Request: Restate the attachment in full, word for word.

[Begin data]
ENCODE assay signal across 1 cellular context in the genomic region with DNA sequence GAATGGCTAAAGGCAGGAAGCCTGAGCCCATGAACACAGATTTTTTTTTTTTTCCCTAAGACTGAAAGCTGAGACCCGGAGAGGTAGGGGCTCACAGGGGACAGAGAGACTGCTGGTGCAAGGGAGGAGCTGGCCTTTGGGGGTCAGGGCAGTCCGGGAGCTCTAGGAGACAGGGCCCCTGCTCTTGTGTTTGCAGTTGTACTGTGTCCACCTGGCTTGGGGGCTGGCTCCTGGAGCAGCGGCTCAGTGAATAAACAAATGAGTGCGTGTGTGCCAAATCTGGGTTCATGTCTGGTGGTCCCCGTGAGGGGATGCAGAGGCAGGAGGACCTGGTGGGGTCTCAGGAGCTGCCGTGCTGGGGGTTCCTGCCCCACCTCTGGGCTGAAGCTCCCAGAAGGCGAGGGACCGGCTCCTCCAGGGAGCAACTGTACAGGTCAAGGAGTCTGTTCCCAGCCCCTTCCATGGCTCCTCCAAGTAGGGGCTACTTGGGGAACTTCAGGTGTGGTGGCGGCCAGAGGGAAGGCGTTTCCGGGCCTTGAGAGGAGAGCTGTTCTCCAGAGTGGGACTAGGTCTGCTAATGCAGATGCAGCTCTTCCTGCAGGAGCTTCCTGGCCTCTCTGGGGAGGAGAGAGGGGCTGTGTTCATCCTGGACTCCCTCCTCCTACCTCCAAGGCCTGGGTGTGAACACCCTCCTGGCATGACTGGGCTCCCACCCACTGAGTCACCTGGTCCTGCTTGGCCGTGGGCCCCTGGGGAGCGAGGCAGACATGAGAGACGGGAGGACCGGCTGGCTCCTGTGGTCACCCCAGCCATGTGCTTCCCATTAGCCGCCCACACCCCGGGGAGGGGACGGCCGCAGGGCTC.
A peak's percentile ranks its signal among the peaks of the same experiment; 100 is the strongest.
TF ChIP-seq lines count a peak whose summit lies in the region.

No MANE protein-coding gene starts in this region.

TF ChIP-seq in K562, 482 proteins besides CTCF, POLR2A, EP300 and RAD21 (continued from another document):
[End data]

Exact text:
ENCODE assay signal across 1 cellular context in the genomic region with DNA sequence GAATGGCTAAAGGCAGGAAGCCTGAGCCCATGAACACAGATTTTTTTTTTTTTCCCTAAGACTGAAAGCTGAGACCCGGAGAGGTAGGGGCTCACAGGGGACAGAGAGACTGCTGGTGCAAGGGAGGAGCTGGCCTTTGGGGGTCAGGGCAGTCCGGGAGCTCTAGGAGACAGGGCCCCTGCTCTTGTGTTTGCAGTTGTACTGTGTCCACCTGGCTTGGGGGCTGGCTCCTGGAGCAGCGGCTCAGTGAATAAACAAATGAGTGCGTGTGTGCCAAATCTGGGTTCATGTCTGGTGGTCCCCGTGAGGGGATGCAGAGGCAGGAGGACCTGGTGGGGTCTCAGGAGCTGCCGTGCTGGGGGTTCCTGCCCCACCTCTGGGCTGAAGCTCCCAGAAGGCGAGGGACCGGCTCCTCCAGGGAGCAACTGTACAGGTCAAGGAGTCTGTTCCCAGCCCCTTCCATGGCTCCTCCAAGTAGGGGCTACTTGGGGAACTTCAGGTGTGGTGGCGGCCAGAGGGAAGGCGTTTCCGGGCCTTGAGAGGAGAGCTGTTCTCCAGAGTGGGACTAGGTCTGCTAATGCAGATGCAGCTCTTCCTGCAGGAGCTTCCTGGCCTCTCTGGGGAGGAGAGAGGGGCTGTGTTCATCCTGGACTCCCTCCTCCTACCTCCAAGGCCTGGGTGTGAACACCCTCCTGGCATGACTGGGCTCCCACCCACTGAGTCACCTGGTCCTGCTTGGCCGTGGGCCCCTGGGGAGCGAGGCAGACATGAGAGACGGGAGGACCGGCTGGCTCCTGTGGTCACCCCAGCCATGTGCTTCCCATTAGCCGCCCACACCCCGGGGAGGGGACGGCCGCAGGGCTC.
A peak's percentile ranks its signal among the peaks of the same experiment; 100 is the strongest.
TF ChIP-seq lines count a peak whose summit lies in the region.

No MANE protein-coding gene starts in this region.

TF ChIP-seq in K562, 482 proteins besides CTCF, POLR2A, EP300 and RAD21 (continued from another document):